Exclusive: 1961 Plymouth Valiant

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We have previously featured this 1961 Plymouth Valiant here at Barn Finds, but it failed to sell on that occasion. The owner is keen for it to find a new home because he has made a substantial price drop. Potential buyers will have some choices with this classic, and none of them seem bad. The Valiant represents a rare opportunity for someone to allow their imagination to run riot to create something genuinely unique. If you are intrigued by that prospect, you will find the Plymouth located in Taylor, Missouri, and listed for sale here on Barn Finds Classifieds. The owner has knocked nearly 30% off his original asking price, meaning you could take it away for a mere $2,500.

We’ve previously seen this Valiant featured in this excellent article by our Russ Dixon. Little has changed since then beyond a dramatic price decrease. It appears that someone intended to create a drag racer of some description, which explains the lack of floors and some additional fabricated frame components. Most of the original frame seems intact, so removing the additions and welding in replacement floor pans would be easy and relatively inexpensive. The buyer won’t need to spend a fortune on the panels because they look remarkably clean and free from significant rust. The Blue paint isn’t original, and as Russ rightly noted, there’s evidence to suggest that Regal Red may have graced its panels in 1961. The exterior trim, much of which is aluminum, seems really nice. There are no issues with the glass, while items like taillight lenses are also suitable for reuse. While pursuing the existing path or performing a refurbishment to a road-going state are possible, there is a third option worth considering. With so much of this classic in good condition, it could serve as a perfect source of parts for another project build. Considering reproduction rear quarter panels sell for around $270 each, and decent secondhand bumpers regularly fetch $300, that is the story’s beginning. A grille will lighten a buyer’s wallet by $350, and with doors selling for a similar figure, parting out this Valiant could prove a profitable activity.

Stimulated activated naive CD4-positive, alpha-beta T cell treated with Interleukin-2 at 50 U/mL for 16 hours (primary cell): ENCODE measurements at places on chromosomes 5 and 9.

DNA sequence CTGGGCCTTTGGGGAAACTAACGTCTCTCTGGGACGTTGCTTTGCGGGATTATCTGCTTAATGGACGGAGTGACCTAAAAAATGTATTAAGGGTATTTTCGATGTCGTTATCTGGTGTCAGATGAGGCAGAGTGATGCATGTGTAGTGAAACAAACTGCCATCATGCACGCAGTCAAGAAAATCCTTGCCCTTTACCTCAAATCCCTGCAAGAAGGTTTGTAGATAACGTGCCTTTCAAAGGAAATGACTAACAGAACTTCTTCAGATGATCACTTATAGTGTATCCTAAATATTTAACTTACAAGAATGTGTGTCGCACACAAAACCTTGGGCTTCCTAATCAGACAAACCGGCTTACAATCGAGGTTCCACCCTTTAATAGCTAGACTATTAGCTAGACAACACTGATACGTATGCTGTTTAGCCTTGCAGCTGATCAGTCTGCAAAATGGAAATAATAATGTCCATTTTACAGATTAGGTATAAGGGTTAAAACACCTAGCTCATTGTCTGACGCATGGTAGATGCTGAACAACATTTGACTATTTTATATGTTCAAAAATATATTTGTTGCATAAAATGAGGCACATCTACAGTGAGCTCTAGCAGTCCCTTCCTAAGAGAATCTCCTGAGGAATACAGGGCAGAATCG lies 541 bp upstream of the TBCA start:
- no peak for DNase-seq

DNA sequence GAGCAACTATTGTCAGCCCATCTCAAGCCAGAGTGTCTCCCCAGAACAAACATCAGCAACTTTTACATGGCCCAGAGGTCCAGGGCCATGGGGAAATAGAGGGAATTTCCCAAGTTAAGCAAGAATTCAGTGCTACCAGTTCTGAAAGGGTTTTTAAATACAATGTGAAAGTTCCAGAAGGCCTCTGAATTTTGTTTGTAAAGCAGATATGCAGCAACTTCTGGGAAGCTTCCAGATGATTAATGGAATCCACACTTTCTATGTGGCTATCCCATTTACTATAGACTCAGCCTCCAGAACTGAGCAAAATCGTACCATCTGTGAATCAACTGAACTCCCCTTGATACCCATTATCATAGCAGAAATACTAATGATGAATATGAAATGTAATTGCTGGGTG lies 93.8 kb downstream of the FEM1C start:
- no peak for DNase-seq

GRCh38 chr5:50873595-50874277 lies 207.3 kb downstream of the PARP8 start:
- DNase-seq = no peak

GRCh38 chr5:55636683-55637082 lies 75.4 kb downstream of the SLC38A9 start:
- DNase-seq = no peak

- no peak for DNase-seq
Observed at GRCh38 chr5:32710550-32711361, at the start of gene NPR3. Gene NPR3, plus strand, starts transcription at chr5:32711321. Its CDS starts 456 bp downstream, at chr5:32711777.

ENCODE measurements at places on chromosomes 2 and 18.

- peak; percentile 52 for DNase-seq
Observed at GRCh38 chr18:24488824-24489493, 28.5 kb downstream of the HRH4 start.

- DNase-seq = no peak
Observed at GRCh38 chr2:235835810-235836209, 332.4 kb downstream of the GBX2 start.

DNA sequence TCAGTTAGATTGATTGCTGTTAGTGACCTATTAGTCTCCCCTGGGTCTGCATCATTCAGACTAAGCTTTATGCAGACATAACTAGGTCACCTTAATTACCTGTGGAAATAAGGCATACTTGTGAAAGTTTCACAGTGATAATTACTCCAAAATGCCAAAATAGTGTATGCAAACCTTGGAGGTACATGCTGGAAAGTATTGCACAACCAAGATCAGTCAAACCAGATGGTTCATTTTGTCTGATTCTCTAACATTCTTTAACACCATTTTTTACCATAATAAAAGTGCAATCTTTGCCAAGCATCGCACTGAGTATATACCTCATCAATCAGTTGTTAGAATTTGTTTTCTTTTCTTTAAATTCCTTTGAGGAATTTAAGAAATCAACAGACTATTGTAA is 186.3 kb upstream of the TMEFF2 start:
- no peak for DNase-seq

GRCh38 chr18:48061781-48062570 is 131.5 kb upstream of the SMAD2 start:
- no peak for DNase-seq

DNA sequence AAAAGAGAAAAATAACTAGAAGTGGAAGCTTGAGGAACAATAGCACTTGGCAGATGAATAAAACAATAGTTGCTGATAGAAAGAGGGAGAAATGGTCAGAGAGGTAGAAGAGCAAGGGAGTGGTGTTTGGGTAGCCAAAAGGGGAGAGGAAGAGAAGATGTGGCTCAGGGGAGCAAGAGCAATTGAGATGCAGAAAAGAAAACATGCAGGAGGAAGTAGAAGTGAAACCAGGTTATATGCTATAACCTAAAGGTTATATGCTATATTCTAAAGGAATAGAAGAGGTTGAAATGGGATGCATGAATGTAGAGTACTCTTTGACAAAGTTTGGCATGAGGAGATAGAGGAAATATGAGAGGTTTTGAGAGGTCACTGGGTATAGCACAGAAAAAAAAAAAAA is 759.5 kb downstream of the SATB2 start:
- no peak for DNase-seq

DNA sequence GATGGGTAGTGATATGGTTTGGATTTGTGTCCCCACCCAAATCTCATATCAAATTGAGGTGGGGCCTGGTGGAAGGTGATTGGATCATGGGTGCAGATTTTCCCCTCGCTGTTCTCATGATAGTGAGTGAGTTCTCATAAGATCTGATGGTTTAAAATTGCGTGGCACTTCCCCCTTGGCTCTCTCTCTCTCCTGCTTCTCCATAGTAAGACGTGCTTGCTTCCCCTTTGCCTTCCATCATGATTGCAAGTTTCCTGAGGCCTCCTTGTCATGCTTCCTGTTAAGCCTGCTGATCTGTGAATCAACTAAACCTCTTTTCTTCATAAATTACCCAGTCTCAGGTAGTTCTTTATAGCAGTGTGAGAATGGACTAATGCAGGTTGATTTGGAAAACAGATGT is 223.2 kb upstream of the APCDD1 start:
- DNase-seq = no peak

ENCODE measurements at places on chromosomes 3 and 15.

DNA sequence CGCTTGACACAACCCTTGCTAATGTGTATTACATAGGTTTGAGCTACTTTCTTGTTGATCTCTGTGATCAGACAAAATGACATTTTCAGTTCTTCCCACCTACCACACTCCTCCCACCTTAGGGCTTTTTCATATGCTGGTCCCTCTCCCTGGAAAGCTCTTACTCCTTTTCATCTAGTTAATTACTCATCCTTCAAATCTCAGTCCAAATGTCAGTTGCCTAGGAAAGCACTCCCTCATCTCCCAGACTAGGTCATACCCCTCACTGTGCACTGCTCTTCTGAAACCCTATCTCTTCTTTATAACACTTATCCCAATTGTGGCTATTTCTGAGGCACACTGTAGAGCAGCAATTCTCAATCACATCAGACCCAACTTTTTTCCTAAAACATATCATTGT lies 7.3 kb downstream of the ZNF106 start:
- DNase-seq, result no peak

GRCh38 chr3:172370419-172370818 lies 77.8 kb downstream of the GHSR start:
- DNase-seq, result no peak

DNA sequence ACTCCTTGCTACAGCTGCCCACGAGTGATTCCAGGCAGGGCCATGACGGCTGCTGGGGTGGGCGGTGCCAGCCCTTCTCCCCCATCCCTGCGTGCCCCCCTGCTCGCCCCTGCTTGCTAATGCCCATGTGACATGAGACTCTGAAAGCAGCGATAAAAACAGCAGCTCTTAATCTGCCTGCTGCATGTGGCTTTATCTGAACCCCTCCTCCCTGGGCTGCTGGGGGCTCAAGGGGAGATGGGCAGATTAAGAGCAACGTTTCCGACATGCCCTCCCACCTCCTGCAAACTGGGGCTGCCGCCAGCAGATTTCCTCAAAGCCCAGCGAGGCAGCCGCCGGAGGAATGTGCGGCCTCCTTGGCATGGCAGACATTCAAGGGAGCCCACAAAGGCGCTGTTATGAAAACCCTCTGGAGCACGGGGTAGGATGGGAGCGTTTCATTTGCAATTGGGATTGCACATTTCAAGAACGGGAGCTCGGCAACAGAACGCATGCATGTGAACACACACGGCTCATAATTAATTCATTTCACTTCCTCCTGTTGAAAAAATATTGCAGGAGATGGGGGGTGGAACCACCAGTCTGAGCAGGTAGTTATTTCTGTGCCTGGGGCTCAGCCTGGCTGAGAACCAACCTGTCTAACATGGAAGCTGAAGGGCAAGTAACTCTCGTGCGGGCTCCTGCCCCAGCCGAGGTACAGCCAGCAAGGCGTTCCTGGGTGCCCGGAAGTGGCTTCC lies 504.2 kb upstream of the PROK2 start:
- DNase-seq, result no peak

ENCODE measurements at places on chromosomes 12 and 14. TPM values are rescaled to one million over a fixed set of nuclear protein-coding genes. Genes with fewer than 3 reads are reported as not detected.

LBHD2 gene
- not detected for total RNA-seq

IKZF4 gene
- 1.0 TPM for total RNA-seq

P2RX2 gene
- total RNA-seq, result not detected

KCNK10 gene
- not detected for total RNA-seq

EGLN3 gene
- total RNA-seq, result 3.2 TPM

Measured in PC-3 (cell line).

Plymouth offered buyers in 1961 three versions of the iconic slant-six motor to slot under the hood of their new Valiant. The entry-level unit was the 170ci version that produced 101hp in standard form or 148hp if the buyer selected the Hyper Pack option. The other was the venerable 225ci powerplant producing 145hp. None of these engines was a dud, and all endowed the Valiant with class-leading performance. The original owner backed their engine of choice with a TorqueFlite transmission, meaning that the car would have achieved a ¼ mile ET of between a neat 18 and 20.3 seconds. As part of the transformation, the original engine and transmission are gone, although the rear end remains intact. Somebody has performed some suspension changes, including installing front leaf springs. However, these modifications would appear reversible if that’s the buyer’s aim.

There’s not much to say about the Valiant’s interior because it has been stripped of almost everything. The wheel looks restorable, as is the machine-turned gauge cluster. There are no signs of upholstery or essential components like seat frames. Depending on the buyer’s selected path, custom trim could feature prominently in their vision. One of the primary attractions of the Valiant as a project car is the relatively high production total. That means locating interior hardware would not be difficult, with many pick-a-parts proving an affordable goldmine.

Now that you’ve seen all this 1961 Plymouth Valiant offers, what would be your approach? Thanks to its inherent low weight, it would make an ideal candidate for a drag car. It hasn’t reached the point of no return, so reverting to street duty in some form is possible. As you’ve seen, it could also serve as a valuable source of parts for another project build. There could be other options that we haven’t considered, so let your mind off its leash. You might devise another path that makes this classic impossible to resist. I hope someone does something because it is too nice to leave exposed to the elements. What do you say?